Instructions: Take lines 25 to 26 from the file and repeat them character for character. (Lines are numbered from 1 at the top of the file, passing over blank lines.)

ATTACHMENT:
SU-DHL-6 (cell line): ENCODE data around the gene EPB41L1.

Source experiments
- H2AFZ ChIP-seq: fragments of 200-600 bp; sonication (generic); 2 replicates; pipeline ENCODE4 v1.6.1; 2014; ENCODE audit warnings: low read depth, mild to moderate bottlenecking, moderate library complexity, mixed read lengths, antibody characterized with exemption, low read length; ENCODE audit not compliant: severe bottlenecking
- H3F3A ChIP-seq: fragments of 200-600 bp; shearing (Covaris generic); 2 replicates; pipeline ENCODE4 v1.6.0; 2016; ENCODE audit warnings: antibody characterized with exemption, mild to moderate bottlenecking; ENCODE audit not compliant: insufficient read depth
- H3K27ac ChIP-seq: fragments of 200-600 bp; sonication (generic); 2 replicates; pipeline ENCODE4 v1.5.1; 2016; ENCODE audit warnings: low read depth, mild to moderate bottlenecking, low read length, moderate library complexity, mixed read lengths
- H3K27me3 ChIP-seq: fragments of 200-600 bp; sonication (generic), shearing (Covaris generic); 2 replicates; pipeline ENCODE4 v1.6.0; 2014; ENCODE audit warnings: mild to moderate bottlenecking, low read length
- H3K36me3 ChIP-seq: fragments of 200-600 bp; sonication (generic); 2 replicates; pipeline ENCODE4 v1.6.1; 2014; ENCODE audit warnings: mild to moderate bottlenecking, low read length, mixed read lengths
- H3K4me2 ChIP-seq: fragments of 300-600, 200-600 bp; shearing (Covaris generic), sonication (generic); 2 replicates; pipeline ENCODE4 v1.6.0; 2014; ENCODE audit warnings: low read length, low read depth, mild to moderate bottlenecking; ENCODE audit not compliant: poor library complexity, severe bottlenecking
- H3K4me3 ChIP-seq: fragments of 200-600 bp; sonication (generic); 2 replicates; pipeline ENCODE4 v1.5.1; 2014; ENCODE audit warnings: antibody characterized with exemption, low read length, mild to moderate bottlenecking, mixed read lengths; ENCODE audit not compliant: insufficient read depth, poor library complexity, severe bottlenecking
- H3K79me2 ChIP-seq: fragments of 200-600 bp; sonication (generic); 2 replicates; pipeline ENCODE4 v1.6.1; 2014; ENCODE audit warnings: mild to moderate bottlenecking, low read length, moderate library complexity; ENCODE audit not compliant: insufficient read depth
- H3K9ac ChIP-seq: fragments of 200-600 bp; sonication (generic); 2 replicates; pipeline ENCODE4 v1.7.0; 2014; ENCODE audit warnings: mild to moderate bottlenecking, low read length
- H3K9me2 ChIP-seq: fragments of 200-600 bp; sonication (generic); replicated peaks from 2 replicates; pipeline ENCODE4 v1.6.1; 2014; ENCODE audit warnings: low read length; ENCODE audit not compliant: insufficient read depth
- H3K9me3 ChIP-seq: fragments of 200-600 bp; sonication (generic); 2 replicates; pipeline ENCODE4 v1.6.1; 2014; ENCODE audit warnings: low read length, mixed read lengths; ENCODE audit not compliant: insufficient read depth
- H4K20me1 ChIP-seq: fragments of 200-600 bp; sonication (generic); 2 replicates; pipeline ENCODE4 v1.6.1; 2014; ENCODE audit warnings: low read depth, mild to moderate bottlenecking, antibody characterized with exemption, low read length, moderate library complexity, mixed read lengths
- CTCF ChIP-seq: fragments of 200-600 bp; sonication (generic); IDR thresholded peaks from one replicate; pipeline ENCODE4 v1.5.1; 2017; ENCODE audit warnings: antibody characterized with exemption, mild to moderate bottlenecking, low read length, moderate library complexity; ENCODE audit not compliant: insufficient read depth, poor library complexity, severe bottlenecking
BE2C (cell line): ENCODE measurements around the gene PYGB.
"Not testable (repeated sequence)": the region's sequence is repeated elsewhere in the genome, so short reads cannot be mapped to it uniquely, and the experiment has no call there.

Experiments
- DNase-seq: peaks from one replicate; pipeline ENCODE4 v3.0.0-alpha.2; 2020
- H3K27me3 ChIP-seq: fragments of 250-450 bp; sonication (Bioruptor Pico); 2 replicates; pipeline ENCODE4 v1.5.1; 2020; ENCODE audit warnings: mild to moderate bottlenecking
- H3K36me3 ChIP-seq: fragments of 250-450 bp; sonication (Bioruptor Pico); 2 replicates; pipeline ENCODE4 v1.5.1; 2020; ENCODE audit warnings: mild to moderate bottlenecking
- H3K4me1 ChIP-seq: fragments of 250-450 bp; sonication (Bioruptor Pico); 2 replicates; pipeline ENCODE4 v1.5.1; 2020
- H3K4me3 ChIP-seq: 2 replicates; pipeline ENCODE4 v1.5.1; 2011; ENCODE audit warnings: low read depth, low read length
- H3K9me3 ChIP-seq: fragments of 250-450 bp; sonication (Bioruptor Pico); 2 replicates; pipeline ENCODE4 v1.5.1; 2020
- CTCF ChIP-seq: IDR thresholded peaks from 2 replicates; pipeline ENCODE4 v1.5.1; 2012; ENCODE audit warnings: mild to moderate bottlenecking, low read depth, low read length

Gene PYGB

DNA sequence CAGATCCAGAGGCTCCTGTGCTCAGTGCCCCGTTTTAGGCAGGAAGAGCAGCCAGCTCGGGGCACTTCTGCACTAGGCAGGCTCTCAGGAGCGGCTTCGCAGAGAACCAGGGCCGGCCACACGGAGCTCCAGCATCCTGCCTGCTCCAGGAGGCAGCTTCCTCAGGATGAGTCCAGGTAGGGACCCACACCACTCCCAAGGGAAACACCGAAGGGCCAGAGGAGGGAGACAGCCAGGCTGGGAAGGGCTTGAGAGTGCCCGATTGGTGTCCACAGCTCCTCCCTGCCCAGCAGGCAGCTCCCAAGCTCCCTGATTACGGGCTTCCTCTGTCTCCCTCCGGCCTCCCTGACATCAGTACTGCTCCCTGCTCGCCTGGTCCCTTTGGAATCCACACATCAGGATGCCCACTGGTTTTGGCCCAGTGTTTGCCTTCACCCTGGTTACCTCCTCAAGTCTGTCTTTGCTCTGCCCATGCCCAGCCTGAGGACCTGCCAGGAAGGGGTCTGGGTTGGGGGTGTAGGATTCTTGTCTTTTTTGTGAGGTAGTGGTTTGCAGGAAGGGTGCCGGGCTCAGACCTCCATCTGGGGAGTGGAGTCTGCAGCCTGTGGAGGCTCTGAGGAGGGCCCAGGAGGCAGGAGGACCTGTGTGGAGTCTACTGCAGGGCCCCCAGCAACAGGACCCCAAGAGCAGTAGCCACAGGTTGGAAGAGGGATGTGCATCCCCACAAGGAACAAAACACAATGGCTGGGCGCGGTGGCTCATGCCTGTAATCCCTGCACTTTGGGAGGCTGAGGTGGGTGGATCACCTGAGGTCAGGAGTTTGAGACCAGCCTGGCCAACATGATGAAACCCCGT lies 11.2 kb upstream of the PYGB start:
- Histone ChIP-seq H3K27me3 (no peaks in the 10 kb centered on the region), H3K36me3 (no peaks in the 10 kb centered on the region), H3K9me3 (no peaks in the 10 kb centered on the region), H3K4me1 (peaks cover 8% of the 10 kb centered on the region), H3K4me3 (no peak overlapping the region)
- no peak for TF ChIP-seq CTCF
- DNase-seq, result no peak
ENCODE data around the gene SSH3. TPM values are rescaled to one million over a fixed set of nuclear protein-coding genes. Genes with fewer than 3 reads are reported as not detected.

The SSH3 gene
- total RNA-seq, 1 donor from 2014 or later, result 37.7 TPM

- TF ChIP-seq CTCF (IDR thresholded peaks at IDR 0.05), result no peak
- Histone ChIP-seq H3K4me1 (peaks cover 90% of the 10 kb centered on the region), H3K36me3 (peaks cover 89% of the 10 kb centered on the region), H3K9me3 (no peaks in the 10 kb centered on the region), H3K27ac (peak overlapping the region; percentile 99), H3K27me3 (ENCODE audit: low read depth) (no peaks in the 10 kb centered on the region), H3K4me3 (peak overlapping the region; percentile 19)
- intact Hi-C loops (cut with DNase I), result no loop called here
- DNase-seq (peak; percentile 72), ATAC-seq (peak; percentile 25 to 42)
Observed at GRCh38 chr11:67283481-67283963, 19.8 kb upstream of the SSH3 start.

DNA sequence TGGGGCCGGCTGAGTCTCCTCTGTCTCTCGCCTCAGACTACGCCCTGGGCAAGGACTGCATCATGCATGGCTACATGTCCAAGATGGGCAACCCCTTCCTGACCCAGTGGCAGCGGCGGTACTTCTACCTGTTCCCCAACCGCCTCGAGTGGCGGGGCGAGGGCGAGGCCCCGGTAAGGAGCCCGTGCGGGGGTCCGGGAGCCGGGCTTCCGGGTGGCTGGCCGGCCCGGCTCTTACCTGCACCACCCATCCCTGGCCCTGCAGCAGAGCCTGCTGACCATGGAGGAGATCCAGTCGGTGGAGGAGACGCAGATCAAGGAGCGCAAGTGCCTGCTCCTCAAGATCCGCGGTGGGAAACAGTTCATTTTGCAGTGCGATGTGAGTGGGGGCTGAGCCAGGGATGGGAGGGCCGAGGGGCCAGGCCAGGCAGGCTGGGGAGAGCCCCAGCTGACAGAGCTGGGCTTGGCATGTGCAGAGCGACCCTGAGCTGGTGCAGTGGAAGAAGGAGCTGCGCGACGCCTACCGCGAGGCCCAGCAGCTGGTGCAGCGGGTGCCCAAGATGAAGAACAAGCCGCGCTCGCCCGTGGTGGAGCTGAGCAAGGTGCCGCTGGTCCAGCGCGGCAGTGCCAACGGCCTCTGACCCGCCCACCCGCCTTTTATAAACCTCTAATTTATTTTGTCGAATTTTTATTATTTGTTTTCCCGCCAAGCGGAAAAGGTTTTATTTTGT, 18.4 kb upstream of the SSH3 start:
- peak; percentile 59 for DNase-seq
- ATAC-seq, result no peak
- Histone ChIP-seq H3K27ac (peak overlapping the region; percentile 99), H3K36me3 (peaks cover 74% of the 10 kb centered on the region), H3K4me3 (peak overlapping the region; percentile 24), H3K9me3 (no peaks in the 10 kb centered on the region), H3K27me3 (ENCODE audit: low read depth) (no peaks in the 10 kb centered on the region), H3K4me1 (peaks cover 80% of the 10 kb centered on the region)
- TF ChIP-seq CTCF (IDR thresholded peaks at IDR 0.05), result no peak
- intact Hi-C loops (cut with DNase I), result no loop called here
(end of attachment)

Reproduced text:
- CTCF ChIP-seq: IDR thresholded peaks from 2 replicates; pipeline ENCODE4 v1.5.1; 2012; ENCODE audit warnings: mild to moderate bottlenecking, low read depth, low read length

Gene PYGB